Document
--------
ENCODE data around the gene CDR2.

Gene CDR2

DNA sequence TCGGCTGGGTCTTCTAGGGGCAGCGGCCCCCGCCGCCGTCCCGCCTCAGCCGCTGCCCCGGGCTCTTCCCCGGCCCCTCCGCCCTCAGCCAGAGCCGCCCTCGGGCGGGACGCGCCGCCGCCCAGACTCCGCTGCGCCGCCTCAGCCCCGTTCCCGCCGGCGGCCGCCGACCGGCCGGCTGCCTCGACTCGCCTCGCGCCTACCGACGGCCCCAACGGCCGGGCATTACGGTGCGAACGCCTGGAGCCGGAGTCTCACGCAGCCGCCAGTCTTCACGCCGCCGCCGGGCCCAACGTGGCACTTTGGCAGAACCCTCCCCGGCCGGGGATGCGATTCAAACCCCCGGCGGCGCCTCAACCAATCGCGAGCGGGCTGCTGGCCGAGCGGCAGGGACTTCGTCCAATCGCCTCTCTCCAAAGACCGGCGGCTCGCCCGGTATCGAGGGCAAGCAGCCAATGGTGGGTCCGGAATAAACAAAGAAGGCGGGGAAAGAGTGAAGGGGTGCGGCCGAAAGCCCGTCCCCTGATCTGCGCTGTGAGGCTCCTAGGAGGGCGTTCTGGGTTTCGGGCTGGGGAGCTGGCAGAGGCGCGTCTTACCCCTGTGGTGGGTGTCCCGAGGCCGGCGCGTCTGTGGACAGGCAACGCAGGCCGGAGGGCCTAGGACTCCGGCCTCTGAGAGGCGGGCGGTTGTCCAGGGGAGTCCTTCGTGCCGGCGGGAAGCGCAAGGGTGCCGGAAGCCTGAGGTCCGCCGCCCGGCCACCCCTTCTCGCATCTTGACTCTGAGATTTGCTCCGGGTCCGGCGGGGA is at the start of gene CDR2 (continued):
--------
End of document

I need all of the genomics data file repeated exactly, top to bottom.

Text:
ENCODE data around the gene CDR2.

Gene CDR2

DNA sequence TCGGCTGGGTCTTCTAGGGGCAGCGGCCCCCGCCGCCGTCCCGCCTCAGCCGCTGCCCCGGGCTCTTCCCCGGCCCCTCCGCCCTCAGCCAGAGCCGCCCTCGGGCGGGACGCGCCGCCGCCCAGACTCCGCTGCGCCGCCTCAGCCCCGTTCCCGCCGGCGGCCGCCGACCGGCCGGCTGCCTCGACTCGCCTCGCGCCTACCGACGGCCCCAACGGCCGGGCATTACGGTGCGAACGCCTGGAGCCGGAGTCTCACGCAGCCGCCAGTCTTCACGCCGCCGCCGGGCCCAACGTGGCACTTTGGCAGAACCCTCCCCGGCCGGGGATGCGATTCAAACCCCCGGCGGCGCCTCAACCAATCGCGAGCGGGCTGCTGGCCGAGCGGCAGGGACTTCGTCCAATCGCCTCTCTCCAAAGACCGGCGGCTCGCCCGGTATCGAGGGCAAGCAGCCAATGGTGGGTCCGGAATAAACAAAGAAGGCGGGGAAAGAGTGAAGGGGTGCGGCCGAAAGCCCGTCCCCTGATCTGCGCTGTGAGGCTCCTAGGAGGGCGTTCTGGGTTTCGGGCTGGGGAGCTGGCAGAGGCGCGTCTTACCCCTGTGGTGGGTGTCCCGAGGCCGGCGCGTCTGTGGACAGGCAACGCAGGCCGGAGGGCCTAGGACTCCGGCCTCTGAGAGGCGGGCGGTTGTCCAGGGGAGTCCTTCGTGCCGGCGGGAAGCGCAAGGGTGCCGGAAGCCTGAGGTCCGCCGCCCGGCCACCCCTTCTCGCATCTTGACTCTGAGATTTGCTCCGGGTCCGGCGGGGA is at the start of gene CDR2 (continued):